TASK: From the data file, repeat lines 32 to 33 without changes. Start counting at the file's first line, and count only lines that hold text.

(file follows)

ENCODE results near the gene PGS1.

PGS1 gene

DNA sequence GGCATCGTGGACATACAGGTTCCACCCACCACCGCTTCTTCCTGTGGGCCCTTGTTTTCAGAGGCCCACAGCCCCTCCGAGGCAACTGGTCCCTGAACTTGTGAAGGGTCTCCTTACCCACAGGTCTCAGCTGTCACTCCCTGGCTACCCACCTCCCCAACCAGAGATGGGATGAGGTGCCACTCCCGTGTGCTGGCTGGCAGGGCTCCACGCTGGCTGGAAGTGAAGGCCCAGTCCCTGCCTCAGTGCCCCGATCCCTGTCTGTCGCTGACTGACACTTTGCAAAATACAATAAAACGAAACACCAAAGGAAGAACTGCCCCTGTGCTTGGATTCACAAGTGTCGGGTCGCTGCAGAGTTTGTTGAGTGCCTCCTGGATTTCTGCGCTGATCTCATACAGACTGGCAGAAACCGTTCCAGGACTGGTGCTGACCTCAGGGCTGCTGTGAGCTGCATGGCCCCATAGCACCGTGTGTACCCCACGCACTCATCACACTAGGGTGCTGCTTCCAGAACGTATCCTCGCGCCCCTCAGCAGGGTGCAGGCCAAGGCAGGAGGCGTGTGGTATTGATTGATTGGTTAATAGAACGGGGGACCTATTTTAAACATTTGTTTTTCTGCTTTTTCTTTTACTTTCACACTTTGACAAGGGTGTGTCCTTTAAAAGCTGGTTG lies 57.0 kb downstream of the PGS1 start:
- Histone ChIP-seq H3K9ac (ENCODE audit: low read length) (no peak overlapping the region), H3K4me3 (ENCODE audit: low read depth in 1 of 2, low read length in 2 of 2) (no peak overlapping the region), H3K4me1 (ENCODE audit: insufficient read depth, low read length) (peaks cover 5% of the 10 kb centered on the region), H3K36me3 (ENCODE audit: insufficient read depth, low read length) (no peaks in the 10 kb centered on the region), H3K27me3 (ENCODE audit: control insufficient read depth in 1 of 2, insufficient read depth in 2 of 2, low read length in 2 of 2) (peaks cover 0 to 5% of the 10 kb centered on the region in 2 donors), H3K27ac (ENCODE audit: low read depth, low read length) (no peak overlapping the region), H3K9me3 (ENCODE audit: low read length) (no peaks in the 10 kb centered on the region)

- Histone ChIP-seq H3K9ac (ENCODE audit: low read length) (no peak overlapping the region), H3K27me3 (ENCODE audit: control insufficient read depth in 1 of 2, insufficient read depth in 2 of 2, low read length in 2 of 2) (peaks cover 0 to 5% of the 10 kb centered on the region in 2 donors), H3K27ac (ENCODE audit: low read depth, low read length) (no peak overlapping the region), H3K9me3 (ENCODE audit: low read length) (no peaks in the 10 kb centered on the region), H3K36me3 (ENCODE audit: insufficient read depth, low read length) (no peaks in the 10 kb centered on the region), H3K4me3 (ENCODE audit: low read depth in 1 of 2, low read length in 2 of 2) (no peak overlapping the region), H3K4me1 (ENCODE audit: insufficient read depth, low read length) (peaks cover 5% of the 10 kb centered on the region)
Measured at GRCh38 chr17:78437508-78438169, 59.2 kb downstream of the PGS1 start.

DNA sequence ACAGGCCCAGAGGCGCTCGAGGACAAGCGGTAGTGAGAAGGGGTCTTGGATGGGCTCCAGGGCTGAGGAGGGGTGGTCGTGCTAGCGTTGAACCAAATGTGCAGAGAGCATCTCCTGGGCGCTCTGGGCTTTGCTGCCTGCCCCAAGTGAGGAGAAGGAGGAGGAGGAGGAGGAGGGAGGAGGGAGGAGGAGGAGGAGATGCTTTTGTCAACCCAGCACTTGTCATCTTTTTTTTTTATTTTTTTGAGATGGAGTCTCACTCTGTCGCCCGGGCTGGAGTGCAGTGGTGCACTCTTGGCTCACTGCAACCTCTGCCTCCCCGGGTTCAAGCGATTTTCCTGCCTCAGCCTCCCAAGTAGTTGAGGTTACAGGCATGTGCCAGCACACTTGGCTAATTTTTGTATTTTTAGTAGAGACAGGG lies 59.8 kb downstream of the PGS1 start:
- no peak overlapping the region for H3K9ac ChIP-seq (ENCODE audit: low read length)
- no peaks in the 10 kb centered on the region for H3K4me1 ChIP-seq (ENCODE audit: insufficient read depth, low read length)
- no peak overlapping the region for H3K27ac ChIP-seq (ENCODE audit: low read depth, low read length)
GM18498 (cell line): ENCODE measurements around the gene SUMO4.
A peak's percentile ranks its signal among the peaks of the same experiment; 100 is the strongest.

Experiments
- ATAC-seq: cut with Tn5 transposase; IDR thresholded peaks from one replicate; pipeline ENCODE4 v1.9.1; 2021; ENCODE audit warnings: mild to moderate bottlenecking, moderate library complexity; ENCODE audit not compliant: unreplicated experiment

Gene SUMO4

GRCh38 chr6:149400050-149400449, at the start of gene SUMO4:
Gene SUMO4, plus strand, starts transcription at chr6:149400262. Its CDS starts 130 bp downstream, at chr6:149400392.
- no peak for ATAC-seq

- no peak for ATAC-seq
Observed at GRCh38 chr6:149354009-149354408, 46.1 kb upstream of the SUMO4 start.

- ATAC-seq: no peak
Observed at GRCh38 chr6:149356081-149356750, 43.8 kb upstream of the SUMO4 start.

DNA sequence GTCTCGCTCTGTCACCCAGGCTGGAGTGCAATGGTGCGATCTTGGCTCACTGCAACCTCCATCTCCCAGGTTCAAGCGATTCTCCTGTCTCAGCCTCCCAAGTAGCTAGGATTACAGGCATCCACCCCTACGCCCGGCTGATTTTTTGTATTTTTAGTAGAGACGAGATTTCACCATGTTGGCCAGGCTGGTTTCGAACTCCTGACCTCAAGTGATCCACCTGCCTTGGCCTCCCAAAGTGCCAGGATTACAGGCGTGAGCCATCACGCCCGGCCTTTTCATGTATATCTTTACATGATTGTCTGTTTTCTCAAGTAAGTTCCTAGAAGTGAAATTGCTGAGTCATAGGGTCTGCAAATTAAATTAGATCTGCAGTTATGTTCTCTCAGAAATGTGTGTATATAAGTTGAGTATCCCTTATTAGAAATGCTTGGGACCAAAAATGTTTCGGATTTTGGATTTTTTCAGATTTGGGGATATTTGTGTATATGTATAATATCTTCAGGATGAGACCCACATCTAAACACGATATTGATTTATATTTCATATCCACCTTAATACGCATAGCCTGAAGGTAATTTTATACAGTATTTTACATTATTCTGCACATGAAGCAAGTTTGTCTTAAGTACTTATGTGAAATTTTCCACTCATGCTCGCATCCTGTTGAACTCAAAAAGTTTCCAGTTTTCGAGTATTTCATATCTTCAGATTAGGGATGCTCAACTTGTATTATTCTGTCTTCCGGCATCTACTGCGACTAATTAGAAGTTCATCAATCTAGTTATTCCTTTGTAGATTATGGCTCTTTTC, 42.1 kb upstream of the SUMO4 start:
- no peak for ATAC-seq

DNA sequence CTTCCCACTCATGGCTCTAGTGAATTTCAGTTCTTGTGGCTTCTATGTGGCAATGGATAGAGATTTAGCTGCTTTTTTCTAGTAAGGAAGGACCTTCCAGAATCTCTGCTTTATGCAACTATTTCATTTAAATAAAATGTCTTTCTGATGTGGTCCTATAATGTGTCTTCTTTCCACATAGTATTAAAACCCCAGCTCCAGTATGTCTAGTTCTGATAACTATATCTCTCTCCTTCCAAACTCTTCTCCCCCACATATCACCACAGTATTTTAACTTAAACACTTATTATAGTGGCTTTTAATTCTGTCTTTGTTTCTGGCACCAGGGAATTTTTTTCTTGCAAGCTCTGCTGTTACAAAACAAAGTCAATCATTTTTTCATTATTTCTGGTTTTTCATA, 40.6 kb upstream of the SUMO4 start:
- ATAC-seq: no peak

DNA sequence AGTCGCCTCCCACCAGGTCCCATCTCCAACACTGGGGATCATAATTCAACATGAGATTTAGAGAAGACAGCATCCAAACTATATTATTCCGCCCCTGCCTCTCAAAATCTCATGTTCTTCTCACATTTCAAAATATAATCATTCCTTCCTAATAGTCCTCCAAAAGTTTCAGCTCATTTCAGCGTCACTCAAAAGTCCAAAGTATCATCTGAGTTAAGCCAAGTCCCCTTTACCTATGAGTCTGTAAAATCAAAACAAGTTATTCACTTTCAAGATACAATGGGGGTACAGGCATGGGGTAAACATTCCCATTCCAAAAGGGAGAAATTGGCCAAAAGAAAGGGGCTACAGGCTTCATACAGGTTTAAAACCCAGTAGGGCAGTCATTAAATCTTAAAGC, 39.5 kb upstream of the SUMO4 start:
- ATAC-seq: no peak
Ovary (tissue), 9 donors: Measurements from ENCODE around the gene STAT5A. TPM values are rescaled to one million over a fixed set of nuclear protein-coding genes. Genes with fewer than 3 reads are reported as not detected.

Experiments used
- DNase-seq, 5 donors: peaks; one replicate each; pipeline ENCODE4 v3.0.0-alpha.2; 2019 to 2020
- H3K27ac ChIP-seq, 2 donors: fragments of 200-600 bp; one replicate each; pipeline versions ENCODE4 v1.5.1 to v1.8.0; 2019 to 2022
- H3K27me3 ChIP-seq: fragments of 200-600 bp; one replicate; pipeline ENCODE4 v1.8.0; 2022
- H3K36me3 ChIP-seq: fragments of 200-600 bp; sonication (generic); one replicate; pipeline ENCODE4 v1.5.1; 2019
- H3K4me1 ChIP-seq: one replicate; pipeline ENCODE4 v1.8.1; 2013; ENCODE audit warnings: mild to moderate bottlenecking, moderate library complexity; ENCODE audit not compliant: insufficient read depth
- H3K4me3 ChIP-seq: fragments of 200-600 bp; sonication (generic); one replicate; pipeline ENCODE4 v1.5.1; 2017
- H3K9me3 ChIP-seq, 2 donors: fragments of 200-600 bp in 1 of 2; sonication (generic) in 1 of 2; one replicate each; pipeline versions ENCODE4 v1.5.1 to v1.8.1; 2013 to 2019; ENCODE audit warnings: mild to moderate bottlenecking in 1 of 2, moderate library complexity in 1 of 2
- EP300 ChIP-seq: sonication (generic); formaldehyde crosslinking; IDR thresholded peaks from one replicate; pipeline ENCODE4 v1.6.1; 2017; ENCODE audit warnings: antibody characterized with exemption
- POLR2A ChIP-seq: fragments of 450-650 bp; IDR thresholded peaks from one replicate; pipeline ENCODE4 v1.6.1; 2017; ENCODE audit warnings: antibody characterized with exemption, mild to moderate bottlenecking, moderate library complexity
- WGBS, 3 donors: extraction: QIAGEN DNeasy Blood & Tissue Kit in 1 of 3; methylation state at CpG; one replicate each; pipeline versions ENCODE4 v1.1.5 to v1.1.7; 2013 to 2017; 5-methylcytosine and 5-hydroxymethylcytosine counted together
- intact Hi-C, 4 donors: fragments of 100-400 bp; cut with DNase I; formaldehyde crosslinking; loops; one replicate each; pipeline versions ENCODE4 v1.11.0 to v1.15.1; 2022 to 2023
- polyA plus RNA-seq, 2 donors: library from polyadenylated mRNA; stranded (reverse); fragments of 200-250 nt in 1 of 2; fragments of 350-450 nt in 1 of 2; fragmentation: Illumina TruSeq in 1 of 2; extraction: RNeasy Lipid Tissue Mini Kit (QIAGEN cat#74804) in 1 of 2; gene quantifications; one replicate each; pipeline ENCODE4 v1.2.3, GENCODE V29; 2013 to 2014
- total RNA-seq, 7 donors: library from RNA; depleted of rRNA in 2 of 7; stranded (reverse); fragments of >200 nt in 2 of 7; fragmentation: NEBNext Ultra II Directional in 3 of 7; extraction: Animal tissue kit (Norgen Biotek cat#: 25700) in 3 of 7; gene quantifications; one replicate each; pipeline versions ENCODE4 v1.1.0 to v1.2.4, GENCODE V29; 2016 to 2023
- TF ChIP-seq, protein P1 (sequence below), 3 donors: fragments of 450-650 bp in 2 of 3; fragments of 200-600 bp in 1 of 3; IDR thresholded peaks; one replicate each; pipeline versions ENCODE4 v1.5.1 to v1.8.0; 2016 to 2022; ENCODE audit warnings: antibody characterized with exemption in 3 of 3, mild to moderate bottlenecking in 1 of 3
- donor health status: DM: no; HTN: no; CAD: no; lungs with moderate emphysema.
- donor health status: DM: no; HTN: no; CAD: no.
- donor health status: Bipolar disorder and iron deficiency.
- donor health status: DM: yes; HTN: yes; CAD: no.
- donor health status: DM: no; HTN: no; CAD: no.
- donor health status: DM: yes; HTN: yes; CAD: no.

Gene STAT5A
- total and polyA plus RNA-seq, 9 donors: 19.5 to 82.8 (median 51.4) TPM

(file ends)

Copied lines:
- H3K27ac ChIP-seq, 2 donors: fragments of 200-600 bp; one replicate each; pipeline versions ENCODE4 v1.5.1 to v1.8.0; 2019 to 2022
- H3K27me3 ChIP-seq: fragments of 200-600 bp; one replicate; pipeline ENCODE4 v1.8.0; 2022